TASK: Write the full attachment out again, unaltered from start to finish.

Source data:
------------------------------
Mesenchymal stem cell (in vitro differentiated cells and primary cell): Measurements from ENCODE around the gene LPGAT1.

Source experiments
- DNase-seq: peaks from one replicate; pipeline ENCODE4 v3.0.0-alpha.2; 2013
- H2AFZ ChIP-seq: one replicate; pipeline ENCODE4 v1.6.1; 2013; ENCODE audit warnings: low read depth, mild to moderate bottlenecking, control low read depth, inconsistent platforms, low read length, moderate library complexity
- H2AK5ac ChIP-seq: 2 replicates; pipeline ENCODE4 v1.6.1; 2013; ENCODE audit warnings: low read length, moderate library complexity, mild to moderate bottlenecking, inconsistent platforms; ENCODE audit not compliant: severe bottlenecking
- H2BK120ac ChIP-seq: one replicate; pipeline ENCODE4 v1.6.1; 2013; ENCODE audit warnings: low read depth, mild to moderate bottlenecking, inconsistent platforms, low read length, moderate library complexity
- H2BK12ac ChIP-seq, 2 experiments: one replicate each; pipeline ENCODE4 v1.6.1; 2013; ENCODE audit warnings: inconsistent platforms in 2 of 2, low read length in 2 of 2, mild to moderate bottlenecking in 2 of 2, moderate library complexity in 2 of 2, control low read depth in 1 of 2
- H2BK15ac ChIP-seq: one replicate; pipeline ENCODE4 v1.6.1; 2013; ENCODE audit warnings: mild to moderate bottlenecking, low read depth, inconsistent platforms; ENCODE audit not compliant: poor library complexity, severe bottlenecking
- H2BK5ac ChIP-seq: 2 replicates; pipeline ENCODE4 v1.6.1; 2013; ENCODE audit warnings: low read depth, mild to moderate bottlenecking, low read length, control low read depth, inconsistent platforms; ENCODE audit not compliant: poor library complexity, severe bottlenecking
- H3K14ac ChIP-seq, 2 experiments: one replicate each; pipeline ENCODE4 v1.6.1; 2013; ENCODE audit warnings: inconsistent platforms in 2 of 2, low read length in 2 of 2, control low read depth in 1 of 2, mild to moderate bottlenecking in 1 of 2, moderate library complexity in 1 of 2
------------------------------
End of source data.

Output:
Mesenchymal stem cell (in vitro differentiated cells and primary cell): Measurements from ENCODE around the gene LPGAT1.

Source experiments
- DNase-seq: peaks from one replicate; pipeline ENCODE4 v3.0.0-alpha.2; 2013
- H2AFZ ChIP-seq: one replicate; pipeline ENCODE4 v1.6.1; 2013; ENCODE audit warnings: low read depth, mild to moderate bottlenecking, control low read depth, inconsistent platforms, low read length, moderate library complexity
- H2AK5ac ChIP-seq: 2 replicates; pipeline ENCODE4 v1.6.1; 2013; ENCODE audit warnings: low read length, moderate library complexity, mild to moderate bottlenecking, inconsistent platforms; ENCODE audit not compliant: severe bottlenecking
- H2BK120ac ChIP-seq: one replicate; pipeline ENCODE4 v1.6.1; 2013; ENCODE audit warnings: low read depth, mild to moderate bottlenecking, inconsistent platforms, low read length, moderate library complexity
- H2BK12ac ChIP-seq, 2 experiments: one replicate each; pipeline ENCODE4 v1.6.1; 2013; ENCODE audit warnings: inconsistent platforms in 2 of 2, low read length in 2 of 2, mild to moderate bottlenecking in 2 of 2, moderate library complexity in 2 of 2, control low read depth in 1 of 2
- H2BK15ac ChIP-seq: one replicate; pipeline ENCODE4 v1.6.1; 2013; ENCODE audit warnings: mild to moderate bottlenecking, low read depth, inconsistent platforms; ENCODE audit not compliant: poor library complexity, severe bottlenecking
- H2BK5ac ChIP-seq: 2 replicates; pipeline ENCODE4 v1.6.1; 2013; ENCODE audit warnings: low read depth, mild to moderate bottlenecking, low read length, control low read depth, inconsistent platforms; ENCODE audit not compliant: poor library complexity, severe bottlenecking
- H3K14ac ChIP-seq, 2 experiments: one replicate each; pipeline ENCODE4 v1.6.1; 2013; ENCODE audit warnings: inconsistent platforms in 2 of 2, low read length in 2 of 2, control low read depth in 1 of 2, mild to moderate bottlenecking in 1 of 2, moderate library complexity in 1 of 2